They really need me to know that they are going to be ten minutes late, but that they will be there.  It is a matter of politeness, good manners that they are letting me know they are running behind and I have the audacity to not allow them to synchronize my calendar to the new ten minutes of downtime.

I say,  just plan to always be ten minutes late and I’ll forgive you every single time.

Worse, they hate it when I tell them I might be online, but I have all my statuses set to invisible so no one knows if I”m on or off. 

They don’t get that I refuse to set up voicemail on my cell phone when it takes less time to just stop the beeping by calling them back than it does to listen to a message that they usually repeat when I do get in touch.

My home phone captures who called, their number and what time so I know who is looking for me and gulp, I admit I screen my calls.

Surely, with all of this help, I cannot miss a thing. But maybe I want to miss some things.

I’m on calendar overload and I tell ya, between messaging systems, reminder texts, summary reminders calendar updates and my GPS that can get me anywhere; I’m becoming a zombie with no need to really keep a calendar or use my brain.

Unless I want to feel like I’m in control- an illusion at best- I don’t even really have to pay attention to what is going on since someone will kindly remind me, call me, text me, fb me or something to get my arse in gear.

Technology makes sense, but the calendar is frankly, insane.

Here’s a mom’s day:

I get the email today for the soccer practice schedule for the ten year olds team summarizing the online schedule that is available on the organization’s website and finalizing the umpteen emails that parents read and tossed over the last few weeks confirming practice times and game times that had to get switched due to conflicts.

As I am reading the newly-revised-final-updated-schedule,  a text comes in with the alert that practice is canceled due to rain for the older daughter.

Principal sends an email with a link to the classroom calendar update that is posted on the school web site each week.  One classroom teacher also sends an email confirming the sign up days and times for the classroom volunteers to make sure the dates on her calendar and schedule are correct.

So now I’m verifying my calendar and hers!

Then I get an email from my husband alerting me to his out of the office work days, his heavy work load work days and his no longer has to be at work days so I can confirm with my boss my work days, and of course, my no longer can work days due to newly identified calendar conflict.  

My middle-schooler’s Thursday Folder carries information directly to me about the overnighter trip bus schedule, the updated supplies list and the request for a new early pick up time  for the returning, and very tired students. My home pick up carpool schedule now has to be reconciled with the bus driver’s arrival and departure schedule.  And then a necessary call the soccer coach so that she knows that the bus schedule is going to make it impossible for the daughter to make the practice schedule that we rescheduled last week due to a coach’s conflict.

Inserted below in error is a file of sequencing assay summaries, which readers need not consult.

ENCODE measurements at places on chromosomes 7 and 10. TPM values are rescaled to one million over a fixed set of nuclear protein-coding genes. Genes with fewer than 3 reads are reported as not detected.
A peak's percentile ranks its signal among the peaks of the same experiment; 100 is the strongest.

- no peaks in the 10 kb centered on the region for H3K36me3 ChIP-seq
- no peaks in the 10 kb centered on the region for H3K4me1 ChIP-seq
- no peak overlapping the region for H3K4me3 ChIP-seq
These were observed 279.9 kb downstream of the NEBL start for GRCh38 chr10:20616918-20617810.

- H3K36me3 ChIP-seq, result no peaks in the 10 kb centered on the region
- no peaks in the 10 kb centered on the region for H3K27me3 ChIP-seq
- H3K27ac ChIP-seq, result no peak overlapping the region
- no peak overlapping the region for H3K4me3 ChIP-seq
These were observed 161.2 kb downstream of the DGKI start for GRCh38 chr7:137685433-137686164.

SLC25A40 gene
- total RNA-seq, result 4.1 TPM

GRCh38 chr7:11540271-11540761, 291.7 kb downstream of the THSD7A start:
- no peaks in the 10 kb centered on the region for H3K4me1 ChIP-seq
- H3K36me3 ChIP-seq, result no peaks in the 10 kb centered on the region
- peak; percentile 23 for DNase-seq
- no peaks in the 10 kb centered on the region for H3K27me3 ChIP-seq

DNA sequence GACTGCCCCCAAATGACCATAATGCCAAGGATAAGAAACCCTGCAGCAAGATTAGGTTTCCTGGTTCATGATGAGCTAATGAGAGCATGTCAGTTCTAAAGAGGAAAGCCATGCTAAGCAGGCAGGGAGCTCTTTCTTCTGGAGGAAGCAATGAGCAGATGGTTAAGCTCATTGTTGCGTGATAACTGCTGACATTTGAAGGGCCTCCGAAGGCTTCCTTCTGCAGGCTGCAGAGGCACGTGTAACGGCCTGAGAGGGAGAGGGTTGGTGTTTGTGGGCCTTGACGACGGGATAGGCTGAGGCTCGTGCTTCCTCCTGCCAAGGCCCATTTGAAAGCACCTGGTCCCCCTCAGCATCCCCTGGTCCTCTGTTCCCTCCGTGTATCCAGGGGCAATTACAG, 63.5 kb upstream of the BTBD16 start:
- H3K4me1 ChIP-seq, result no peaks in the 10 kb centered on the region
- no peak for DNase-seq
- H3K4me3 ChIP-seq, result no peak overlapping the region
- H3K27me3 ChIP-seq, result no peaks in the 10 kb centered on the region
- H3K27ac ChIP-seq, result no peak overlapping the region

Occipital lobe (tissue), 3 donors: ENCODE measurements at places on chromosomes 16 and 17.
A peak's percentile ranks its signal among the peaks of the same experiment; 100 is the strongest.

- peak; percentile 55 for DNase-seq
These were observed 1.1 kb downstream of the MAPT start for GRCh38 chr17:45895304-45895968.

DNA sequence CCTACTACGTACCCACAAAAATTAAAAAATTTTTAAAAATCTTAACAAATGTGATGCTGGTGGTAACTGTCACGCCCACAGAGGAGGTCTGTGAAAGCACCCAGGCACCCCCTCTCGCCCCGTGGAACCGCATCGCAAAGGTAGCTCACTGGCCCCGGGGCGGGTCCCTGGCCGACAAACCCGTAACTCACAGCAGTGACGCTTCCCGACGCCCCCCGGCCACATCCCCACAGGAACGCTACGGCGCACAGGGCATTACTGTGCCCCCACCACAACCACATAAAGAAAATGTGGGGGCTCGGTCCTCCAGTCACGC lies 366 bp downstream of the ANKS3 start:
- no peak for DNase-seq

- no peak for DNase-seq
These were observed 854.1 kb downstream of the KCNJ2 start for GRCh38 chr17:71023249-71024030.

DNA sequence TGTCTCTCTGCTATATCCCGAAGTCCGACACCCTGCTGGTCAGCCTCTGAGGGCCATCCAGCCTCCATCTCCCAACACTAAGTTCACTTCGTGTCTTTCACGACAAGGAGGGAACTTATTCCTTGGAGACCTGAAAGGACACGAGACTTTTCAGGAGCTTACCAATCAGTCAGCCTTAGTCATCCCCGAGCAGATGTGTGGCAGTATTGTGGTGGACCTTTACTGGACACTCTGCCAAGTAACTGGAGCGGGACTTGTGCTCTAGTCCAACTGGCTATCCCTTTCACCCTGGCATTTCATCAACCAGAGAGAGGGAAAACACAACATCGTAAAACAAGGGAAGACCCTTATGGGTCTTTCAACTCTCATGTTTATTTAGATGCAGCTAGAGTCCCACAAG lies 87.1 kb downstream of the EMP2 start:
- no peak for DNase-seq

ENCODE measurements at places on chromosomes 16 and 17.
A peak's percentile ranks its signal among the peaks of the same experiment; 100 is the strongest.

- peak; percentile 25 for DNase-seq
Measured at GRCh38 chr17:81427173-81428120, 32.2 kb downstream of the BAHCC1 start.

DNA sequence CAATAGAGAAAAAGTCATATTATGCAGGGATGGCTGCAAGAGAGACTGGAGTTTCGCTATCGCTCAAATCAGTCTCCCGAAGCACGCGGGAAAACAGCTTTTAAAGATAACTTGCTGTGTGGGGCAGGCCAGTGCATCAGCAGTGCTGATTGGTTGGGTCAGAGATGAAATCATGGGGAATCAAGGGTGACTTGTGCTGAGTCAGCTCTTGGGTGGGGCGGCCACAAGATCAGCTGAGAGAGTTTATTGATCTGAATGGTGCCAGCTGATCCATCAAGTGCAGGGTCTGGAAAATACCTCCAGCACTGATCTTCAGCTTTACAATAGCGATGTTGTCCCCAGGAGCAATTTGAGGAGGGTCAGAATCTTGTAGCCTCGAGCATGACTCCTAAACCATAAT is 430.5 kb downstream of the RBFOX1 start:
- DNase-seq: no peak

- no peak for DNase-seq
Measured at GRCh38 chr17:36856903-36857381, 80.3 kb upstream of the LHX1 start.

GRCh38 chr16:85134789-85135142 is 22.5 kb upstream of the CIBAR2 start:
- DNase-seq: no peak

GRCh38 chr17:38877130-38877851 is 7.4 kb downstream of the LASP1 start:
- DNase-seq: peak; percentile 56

Add to this the backpack express notice my youngest brings home and spills in the front hallway while he searches for his homework.  There are several loose pages, some multi-color to alert parents to a schedule update, and a request that parents check our calendars before we sign up for chaperoning opportunities. On hot pink paper,  there is a reminder to send back the necessary tear-off-the-bottom-send-back-with-an-order fundraiser form because the PTA knows that parents have priorities on the calendar and this one neon page will be seen and added.  These PTA folks are parents with real calendars that have matching pens and a built in calculator and a world map with time zone notices.  These small encyclopedias, color-coded, and utilizing a system for moving to-do lists to the next week day note section, are attatched firmly to the hip of organized people and only come off for the morning shower.  

When I check my answering  machine at home, I get the notice that my babysitter is not able to make this Thursday but next Wednesday will work if I don’t have a conflict with my good friend who left a message on Facebook that the coffee clutch wasn’t going to happen at the same locale.

I have all my technology ducks in a row.

My cell phone beeps if I miss a call.

My answering machine blinks if I miss a call.

My text messaging service blares when I haven’t read new mail.

My chat box lights up if someone is trying to converse in real-time.

I am a bit afraid to open the mailbox at the end of the driveway.  After all, usually the emails, the e-lerts, the notes from the school, are safely copied and mailed –just in case- technology cannot find us hiding under our office clutter, eating the erasers off our stub of a pencil and feeding our calendar pages to the dog.

### by child grower A. Woz.

Recipe Day – Spring Rolls by child grower Annita Woz

cael toe up on beach feetThe silence is all around her.  Her children’s voices  are unable to reach all the way home from the school yard. 

The usual chattering of learning,  the incessant interruptions are defined differently from one moment to the next only by a mother’s mood and her patience level.  No small ones tug at her wisdom today.

Whisking away, she can hear the sound of metal on metal as it churns up the orange and lime juice, creating a simple dipping sauce. 

The aromas fill the room where the silence has cleared so much open space.  Fresh mint and cilantro are on the cutting board and the hot water in the tea kettle has errupted its steam to break the stillness of the day.  The shrill whistle is retrieved from the air and shut up tight as it is lifted from the burner. Then, the sound of hot water, spilling and expanding on a cold china plate laps at her ears. 

From the flat round package, the delicate spring roll wraps are carefully removed and submerged and softened in the hot liquid and filled with the fresh and crisp ingredients, the mint and scallion wait until after all the rest,  the silent creation through tender rolling begins.

Pulled back by the smell of the mint gathered directly from the patio container, she is reminiscing as she does each time she makes these.  Back she goes to a cooking class taken with her youngest sister years ago when neither had ever touched fresh mint leaves.